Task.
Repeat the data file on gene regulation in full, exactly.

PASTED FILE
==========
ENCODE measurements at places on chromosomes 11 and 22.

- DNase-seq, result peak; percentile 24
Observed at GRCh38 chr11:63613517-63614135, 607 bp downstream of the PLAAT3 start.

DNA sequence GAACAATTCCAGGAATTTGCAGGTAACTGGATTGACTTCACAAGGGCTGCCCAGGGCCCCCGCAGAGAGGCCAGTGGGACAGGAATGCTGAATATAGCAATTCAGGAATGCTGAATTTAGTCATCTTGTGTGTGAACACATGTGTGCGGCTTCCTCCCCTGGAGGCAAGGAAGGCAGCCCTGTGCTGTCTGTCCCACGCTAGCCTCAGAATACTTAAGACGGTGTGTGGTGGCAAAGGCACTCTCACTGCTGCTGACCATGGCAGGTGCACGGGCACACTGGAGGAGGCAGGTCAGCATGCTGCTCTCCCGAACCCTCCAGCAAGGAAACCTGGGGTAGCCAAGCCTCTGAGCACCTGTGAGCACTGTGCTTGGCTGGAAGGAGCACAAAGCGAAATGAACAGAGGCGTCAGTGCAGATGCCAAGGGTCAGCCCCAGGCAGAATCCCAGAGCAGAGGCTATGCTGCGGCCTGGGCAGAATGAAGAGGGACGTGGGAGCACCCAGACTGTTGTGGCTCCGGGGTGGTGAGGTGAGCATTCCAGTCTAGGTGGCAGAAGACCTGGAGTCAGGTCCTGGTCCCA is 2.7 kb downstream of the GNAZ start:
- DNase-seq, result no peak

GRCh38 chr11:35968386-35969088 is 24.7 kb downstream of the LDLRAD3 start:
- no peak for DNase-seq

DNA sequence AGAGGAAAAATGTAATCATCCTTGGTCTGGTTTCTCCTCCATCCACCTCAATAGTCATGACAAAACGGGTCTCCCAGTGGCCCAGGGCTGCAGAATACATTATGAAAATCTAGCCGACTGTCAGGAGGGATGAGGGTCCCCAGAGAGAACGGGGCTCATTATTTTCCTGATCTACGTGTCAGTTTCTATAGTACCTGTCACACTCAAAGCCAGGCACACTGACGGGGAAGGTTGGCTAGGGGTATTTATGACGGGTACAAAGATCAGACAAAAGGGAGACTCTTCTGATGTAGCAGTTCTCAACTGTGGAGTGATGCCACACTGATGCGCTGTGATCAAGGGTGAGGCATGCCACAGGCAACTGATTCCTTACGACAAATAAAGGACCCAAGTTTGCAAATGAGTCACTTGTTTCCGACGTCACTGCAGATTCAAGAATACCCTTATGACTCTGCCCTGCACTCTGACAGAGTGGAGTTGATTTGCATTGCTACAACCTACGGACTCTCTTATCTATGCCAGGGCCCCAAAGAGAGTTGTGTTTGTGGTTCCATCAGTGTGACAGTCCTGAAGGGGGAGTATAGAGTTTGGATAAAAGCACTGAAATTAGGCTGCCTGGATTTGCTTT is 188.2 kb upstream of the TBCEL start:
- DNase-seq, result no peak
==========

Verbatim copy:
ENCODE measurements at places on chromosomes 11 and 22.

- DNase-seq, result peak; percentile 24
Observed at GRCh38 chr11:63613517-63614135, 607 bp downstream of the PLAAT3 start.

DNA sequence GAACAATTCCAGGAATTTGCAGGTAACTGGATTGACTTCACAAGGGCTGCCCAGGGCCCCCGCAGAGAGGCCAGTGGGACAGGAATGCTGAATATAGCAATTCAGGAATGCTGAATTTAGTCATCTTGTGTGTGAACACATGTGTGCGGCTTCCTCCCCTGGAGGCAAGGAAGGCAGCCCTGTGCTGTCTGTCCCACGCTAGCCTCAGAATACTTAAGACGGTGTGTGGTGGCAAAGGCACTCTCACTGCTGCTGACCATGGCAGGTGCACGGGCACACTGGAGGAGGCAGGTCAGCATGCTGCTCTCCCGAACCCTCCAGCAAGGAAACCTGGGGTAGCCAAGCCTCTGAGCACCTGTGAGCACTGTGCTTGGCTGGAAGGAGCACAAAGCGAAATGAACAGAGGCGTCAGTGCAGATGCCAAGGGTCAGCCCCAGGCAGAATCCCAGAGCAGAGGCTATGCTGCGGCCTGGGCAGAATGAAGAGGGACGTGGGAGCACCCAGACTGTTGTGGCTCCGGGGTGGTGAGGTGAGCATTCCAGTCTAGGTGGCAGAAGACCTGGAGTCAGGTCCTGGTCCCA is 2.7 kb downstream of the GNAZ start:
- DNase-seq, result no peak

GRCh38 chr11:35968386-35969088 is 24.7 kb downstream of the LDLRAD3 start:
- no peak for DNase-seq

DNA sequence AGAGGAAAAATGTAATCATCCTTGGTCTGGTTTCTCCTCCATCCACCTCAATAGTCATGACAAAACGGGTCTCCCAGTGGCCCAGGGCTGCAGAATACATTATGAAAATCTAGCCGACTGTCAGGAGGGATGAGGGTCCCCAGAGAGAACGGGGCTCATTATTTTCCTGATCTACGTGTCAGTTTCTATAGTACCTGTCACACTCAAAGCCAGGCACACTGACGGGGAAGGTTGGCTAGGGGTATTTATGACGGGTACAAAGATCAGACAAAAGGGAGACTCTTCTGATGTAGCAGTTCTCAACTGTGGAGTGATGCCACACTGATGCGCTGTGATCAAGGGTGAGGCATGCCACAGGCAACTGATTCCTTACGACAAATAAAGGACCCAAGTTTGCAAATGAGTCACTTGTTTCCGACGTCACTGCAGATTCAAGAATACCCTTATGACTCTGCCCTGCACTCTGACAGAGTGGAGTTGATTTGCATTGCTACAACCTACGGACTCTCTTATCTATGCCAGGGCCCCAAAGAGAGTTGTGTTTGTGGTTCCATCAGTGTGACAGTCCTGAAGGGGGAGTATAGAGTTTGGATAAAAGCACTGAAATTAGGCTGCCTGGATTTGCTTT is 188.2 kb upstream of the TBCEL start:
- DNase-seq, result no peak